Boosting Your Security Confidence

The key to IT security confidence is effective security event management, says guest columnist Phil Hollows. Here's what he recommends to achieve that goal.
Posted September 24, 2003
By

Phil Hollows


Slammer, Blaster and SoBig may have shaken your confidence in IT security. Why do these threats continue to plague us, and how can your organization be better prepared to handle the next piece of malware that appears on the Internet?

The key to IT security confidence is effective security event management. And the secret to effective security event management is real-time correlation -- integrating and analyzing data from all your security systems.

Architecturally, there are two principal approaches used in correlation today. One is query-based correlation, which relies on all the data being present in a database for later analysis. The other uses in-memory techniques. Additionally, there are at least two fundamentally distinct ways of examining data during the correlation process itself -- rules-based and state-based.

Query-Based Data Warehousing

Since databases are a well-known technology, this approach has the advantage of being more comfortable for many end-user organizations. Relational databases are well-known technology platforms with skills readily available. When used for correlation, sophisticated queries are executed against the event data warehouse to identify important relationships that indicate a potential threat against your organization.

However, the stream of inbound events generates massive, sustained insert rates. As data tables grow they need to be aggressively managed in order to maintain performance. Additionally, it is difficult to optimize a database solution for both high sustained insert rates and querying; and it is the querying that is performing the correlation.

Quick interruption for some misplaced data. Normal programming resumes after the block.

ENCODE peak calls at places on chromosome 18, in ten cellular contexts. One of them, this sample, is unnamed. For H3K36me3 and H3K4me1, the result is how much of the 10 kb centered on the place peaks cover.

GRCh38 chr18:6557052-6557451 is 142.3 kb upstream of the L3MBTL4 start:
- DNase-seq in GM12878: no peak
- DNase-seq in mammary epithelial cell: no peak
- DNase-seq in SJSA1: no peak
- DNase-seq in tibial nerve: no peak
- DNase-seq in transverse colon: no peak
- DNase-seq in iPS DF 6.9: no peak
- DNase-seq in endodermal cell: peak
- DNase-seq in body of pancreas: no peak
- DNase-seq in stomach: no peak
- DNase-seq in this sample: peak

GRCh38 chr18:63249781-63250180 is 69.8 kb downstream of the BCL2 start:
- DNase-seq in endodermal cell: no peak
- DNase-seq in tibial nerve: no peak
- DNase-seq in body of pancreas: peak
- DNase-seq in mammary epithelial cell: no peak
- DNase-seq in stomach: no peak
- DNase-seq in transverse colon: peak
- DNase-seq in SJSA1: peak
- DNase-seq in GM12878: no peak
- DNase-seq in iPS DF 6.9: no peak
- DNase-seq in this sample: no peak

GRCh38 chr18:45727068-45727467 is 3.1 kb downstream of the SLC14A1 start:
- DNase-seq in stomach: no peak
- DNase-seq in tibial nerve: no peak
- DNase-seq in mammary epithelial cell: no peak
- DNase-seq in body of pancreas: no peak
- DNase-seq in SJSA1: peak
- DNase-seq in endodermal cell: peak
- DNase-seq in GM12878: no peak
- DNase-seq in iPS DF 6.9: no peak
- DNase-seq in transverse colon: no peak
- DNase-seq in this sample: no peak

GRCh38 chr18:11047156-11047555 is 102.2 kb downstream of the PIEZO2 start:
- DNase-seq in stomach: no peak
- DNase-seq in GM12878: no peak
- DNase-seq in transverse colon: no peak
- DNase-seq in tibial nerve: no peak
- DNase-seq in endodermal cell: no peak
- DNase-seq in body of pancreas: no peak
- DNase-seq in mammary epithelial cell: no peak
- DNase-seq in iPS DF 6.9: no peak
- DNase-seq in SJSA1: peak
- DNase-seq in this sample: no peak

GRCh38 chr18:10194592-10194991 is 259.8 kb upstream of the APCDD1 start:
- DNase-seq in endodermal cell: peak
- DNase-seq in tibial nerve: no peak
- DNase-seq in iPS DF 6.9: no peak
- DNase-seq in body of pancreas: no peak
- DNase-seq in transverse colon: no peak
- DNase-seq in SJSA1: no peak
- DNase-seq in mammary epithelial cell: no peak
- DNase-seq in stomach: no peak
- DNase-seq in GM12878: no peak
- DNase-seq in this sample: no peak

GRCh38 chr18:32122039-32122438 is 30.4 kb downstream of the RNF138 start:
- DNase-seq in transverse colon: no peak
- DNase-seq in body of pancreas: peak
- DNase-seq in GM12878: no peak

You will also have a certain inevitable latency between event data arriving and it being correlated, depending on the database implementation, since the data must first be stored and then retrieved during the correlation process.

From an application perspective, the correlation is only as good as the data contained in the warehouse. This may be good enough for many uses, but a query-based solution will be unable to easily acquire more data from additional sources to enrich the correlation process. This limitation becomes increasingly important if you are trying to tie your security correlation into downstream effects -- a warehouse-based solution is unlikely to be able to take into account an event's actual impact during correlation.

In-Memory Event-Driven Correlation

The alternate approach is "computational correlation," where the correlation server processes the inbound event in memory as it arrives, without requiring a database to feed the correlation process.

These solutions are typically much faster than query-based solutions, and scale out more easily. This is because the latency involved with the database store/query cycle is no longer part of the correlation process. This can give the computational approach faster performance, greater architectural flexibility, and lower bandwidth needs.